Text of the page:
Getting started implementing Clojure collections requires methods in clojure.lang.Util for operations such as equality testing and hashing. These methods must operate properly on numeric types. The machinery for this is the class clojure.lang.Numbers.

Some observations

To write performant numeric code in Clojure, you will need to use type hints and type conversions and other tactics to avoid the inefficiencies of reflection and boxing.

However, there are places in Clojure where unknowns collide. If you are comparing two Clojure persistent vectors for equality, say, you have to compare corresponding elements. If they are both numbers, you have to know the rules for promotion/contagion (convert a byte to a long in order to compare it to a long and long to double to compare it to a double).

There are some hints about the rules in the Equality guide. For =, the guide says a true is answer comes if

Both arguments are numbers in the same ‘category’, and numerically the same, where category is one of:

  • integer or ratio
  • floating point (float or double)
  • BigDecimal.

For == it states

Clojure’s == is intended specifically for numerical values:

  • == can be used with numbers across different number categories (such as integer 0 and floating point 0.0).
  • If any value being compared is not a number, an exception is thrown.

You should definitely read the section titled Numbers in that guide.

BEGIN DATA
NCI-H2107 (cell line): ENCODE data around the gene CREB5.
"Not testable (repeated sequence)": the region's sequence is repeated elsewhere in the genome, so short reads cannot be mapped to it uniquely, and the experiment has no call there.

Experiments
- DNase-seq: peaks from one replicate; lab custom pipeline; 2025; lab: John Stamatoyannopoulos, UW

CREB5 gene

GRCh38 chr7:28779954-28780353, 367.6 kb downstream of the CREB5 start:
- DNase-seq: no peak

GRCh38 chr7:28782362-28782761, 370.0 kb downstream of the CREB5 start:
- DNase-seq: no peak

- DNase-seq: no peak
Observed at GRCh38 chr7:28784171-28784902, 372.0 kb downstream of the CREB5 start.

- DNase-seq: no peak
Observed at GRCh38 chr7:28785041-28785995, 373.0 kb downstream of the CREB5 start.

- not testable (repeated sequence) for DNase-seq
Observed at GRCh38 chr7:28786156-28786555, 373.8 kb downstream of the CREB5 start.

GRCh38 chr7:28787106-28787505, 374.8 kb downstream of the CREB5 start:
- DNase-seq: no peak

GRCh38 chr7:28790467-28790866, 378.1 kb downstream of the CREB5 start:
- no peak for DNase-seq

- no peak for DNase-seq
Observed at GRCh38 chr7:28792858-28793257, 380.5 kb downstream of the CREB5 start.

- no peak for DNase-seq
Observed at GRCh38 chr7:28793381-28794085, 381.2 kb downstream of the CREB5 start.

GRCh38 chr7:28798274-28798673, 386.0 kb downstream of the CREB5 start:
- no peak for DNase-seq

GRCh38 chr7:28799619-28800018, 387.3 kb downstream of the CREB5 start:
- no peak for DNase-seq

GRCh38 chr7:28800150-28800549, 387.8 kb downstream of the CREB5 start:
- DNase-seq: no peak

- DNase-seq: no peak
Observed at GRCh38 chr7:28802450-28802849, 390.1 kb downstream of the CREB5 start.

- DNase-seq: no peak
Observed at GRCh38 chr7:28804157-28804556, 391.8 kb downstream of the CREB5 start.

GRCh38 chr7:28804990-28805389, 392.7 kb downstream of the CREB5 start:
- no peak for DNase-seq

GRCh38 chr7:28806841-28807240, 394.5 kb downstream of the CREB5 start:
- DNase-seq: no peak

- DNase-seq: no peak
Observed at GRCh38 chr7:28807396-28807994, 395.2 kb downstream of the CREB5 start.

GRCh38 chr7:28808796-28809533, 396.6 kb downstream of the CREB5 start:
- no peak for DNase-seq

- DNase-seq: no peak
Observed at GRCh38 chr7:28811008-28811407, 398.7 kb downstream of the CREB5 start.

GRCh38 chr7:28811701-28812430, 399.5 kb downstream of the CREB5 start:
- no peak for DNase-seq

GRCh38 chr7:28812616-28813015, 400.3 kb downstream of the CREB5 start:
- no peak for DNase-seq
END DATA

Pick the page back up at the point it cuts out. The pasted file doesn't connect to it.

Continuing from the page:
The rules are encoded in clojure.lang.Numbers. In writing ClojureCLR, I couldn’t just copy the code in Numbers and hope for the best. Just for starters, there is a class java.util.Number the has Float, Integer, Long, etc. as subclasses. This class is used extensively – it is the type of many method parameters. The CLR has no equivalent.

In fact, classes such Integer in Java do not have a direct match in the CLR. Integer is a class, a reference type. It boxes an int:

The Integer class wraps a value of the primitive type int in an object. An object of type Integer contains a single field whose type is int.

In the CLR, we have type Int32. It directly is an int. It is a value type, hence not a reference type, not a box. An Int32 can be boxed, certainly, but there is no separate type for that.

Actually, I managed to get Numbers mostly working with fairly obvious substitions. Where I had to really understand the structure of Numbers was when I extended it to cover the numeric types that Java not have: the unsigned integers and the built-in decimal type. With a decent understanding of the principles underlying Numbers, I could make coherent decisions on the design of the extension.

Take a deep breath and hold it. Time for a deep dive.

The magic

Let’s work bottom up. Suppose you are the compiler looking at the form

(+ x y)

If you are lucky, there are some type hints on x and y, either explicily stated or inherited from the expressions that created their values; you can write direct IL code to convert them to a compatible type (if they are of different types) and perform a typed sum operation.

If you are not lucky and one or both have no type hints, you will fall back on the definition of +. That is in core.clj:

(defn +
  "Returns the sum of nums. (+) returns 0. Does not auto-promote
  longs, will throw on overflow. See also: +'"
  {:inline (nary-inline 'add 'unchecked_add)
   :inline-arities >1?
   :added "1.2"}
  ([] 0)
  ([x] (cast Number x))
  ([x y] (. clojure.lang.Numbers (add x y)))
  ([x y & more]
     (reduce1 + (+ x y) more)))

The two-parameter case is what interests us. We end up call clojure.lang.Numbers.add.

(If you are aware of inlining, it ends up in the same place.)

And here is Numbers.add (using the C# version):

public static object add(object x, object y)